Identity Crisis

The dictionary defines the word crisis as “a time of intense difficulty, trouble or danger; a time when a difficult or important decision must be made”. Most everyone, at some point in their life, will face some sort of crisis. For some, it will come in the form of a financial crisis. A sudden job loss or a stock market crash results in financial ruin, maybe even to the point of bankruptcy. For others, it may hit as a health crisis. A routine physical reveals something that is unexpected and unwanted. Perhaps that undesirable revelation occurs in your child. You are forced to stand by and watch your child suffer, and with each treatment, each needle stick, each test, you cry out to God to allow you to be in that place instead of your baby. Sometimes what is defined as a crisis is not quite so dramatic. We’ve all heard of the mid-life crisis that many go through. A man or woman reaches a point in life where they have raised children or they have reached the pinnacle of their career and they wonder what might be next. They remember with rose colored glasses the past and how wonderful it was to be young. Some try to recapture that youth by things such as buying a cool sports car. That will make them feel young again—cruising the freeway with the convertible top down and some 80’s classic rock blasting from the stereo. Others take a more drastic approach and decide that their spouse, the one they once looked at with desire, is now old news (literally). They decide to find someone younger who can give them that spark they once had. For some it is a secret affair while others outright divorce and go out and play the field again. There is one particular type of crisis that I was thinking about last night. It is that crisis that plagued me throughout the night and into today. I’m not sure the name I assigned it is exactly correct, but it seems to be a good fit. I am talking about an identity crisis.

It started yesterday afternoon as I was reading the blog of a friend. The following is an excerpt from his post and it is this paragraph that got in my head and under my skin, causing what I am calling an identity crisis:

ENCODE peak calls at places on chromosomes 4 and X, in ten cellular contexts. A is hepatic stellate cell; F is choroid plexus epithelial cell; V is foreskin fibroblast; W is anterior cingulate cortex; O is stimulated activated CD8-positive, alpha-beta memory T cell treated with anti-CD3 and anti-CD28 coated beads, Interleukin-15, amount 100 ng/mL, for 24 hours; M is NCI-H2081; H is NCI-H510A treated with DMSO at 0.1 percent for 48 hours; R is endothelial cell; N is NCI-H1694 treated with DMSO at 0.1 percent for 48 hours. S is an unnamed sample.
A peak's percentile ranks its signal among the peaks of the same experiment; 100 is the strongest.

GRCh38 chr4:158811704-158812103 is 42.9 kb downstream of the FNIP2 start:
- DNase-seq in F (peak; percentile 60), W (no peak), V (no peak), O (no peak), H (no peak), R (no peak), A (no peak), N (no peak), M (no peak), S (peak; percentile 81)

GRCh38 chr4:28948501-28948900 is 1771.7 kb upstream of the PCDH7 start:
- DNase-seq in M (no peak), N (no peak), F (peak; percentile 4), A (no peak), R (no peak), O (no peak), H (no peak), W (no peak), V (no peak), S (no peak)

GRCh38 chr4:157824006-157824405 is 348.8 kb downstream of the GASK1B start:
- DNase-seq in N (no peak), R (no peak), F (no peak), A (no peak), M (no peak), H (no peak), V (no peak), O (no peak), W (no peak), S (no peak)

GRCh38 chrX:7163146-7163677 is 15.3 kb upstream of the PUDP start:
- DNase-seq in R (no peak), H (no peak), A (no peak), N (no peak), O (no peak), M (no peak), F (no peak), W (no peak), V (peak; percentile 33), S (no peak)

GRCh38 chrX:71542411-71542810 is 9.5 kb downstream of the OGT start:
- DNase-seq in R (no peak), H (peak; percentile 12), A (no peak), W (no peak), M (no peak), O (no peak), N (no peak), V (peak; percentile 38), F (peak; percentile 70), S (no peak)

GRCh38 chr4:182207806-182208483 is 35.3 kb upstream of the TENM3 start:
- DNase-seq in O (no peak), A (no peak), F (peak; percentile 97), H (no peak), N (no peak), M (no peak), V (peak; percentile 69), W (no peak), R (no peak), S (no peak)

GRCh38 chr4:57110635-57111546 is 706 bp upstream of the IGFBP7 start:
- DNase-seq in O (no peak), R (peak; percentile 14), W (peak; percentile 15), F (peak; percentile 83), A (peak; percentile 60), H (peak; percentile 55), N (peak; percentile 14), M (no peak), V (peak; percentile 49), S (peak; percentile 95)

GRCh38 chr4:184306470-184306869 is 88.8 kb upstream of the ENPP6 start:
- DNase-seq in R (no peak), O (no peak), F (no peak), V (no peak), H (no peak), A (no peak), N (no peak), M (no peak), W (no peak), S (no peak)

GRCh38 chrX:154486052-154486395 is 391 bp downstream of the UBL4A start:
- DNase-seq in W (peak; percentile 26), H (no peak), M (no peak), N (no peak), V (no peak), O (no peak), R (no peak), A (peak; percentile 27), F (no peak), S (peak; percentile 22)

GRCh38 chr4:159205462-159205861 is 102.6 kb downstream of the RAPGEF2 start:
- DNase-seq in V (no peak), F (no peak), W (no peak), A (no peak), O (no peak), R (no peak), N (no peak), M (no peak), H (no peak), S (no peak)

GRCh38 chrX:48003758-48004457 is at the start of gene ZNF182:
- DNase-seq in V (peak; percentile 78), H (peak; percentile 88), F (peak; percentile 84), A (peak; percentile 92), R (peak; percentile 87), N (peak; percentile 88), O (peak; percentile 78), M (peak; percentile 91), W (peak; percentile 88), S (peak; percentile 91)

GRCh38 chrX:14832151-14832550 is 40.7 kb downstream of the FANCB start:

Are we all ready to meet Jesus?  Are we all ready to give an accounting of what we have done with the talents He has given us?  Are we all satisfied with number of disciples we have made in Jesus’ name?  Are we all ready to give an accounting of our works done AFTER salvation to the Creator of the Universe, Jesus Christ? If not…what are we waiting for? (thetrumpetblows.blogspot.com)

The paragraphs before this discussed the events that took place last week around the world. Specifically, he was discussing the legalization of gay marriage by the United States Supreme Court in this part. His premise was, and always is in his writings, that Jesus told us in His Word to expect the acceptance of blatant sin. In Matthew 24, Jesus told His disciples, and now us, that “as it was in the days of Noah”. If you know anything about the Bible, you know that in the days of Noah, the sins of the people were so great and so blatant that God decided to destroy His creation and start over. He saved Noah and his family and two of each kind of animal by instructing Noah to build an ark. Everything else was destroyed in a flood that lasted forty days and forty nights. After the water had receded, God promised he would never destroy the earth by flood again. His symbol of that promise was a rainbow. I find it interesting that the LGBT movement has hijacked a symbol from God as their own symbol while they blatantly mock God by their sin. Hitler hijacked the cross in the same way as he mercilessly destroyed millions of God’s chosen people—the Jews.